Fisher Says Both NBA, NBPA Officials
Seem To Be Trying To Do Right Thing
SHORTENING THE COURT: ESPN.com's Chris Sheridan reported the current CBA runs through the '10-11 season, but the owners yesterday indicated that they "will not extend" the current deal into the '11-12 season. The owners by December 15, 2010, "must notify the players" about their choice for the '11-12 season, and if they do opt out, the current CBA will expire on June 30, 2011. Fisher yesterday after the meeting said that the owners contend that "too many franchises are losing too much money to continue operating under the present system." Fisher: "There are still obviously some teams that have some issues. We didn't get into specific teams and their specific issues today, but it was a big picture look at where the league has been the last four years since this collective bargaining agreement began, and then where we think the league will be next year after some of the economic data comes in." The following chart lists the players, league officials and team owners participating in the labor negotiations (ESPN.com, 8/4).NBPA EXEC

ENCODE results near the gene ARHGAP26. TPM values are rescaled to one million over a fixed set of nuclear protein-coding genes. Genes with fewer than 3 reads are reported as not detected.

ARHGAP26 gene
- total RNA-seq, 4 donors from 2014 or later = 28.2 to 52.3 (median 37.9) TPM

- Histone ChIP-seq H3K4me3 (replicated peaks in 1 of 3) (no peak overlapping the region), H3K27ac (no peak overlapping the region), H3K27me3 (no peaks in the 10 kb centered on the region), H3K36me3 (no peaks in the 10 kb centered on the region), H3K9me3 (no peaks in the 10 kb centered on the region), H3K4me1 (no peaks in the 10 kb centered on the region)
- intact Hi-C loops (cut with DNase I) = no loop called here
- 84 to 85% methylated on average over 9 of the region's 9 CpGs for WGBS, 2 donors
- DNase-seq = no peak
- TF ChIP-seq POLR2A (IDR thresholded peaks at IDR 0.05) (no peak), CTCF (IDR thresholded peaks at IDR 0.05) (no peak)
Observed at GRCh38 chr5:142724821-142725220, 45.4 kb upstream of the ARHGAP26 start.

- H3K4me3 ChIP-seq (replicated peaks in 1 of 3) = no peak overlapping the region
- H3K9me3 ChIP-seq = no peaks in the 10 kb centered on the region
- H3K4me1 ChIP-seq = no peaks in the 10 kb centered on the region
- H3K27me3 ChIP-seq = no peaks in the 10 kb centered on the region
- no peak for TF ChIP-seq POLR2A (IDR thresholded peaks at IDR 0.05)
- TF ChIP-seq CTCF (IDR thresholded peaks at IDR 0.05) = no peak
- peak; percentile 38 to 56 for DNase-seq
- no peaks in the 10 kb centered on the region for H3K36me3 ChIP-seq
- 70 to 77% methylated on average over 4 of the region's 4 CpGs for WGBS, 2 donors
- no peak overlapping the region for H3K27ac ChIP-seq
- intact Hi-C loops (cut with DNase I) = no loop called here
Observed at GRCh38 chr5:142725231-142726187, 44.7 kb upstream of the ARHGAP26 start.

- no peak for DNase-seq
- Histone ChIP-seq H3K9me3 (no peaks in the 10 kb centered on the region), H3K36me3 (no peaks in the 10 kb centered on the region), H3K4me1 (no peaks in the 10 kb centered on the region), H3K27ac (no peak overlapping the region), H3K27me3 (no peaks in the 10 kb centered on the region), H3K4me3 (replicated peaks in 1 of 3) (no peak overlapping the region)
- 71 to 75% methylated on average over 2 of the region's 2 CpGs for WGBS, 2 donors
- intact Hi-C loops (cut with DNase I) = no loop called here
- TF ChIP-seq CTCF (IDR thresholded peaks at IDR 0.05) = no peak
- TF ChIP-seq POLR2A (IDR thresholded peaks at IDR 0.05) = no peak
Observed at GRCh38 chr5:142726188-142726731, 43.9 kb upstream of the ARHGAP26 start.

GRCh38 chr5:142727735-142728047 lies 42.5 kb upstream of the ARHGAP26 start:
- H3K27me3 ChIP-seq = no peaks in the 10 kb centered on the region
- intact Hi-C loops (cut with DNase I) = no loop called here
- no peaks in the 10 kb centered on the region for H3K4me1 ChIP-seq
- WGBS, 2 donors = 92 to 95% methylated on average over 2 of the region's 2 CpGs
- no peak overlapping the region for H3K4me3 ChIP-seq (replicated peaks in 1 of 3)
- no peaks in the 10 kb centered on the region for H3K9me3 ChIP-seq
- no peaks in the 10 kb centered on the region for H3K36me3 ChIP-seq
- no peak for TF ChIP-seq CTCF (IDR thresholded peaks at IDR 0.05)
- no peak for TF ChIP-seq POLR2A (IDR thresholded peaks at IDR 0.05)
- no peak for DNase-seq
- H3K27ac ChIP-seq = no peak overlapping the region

COMMITTEE MEMBERSNBA REPSNBPA Exec Dir Billy HunterSpurs Owner Peter HoltSpurs C Theo RatliffMSG Exec Chair James DolanSpurs G Roger Mason Jr.Cavaliers Owner Dan Gilbert
Thunder C Etan Thomas Lakers Exec VP/Business Operations Jeanie Buss Nets G Keyon Dooling Celtics CEO & Managing Partner Wyc Grousbeck Hawks F Maurice Evans Thunder Owner Clay Bennett Hornets G Chris Paul* Suns Owner Robert Sarver Magic C Adonal Foyle* T'Wolves Owner Glen Taylor Heat F James Jones* Hornets Owner George Shinn Lakers G Derek Fisher Trail Blazers President Larry Miller
NOTE: * = Did not attend Tuesday's meeting
Batch Not Optimistic NFL Will Be Able To
Avoid A Lockout in '11
THINKING CAP: In Utah, James Edward writes to "make MLS more exciting," team owners should "raise the salary cap." The league's current single-entity structure was "great for the stability of the league in the first 14 years, but now MLS needs to raise the level of play, which requires higher salaries." With the current CBA set to expire after this season, the "timing is perfect," and soccer fans in the U.S. will "pay more attention to their domestic league if they appreciate its quality" (DESERET NEWS, 8/5).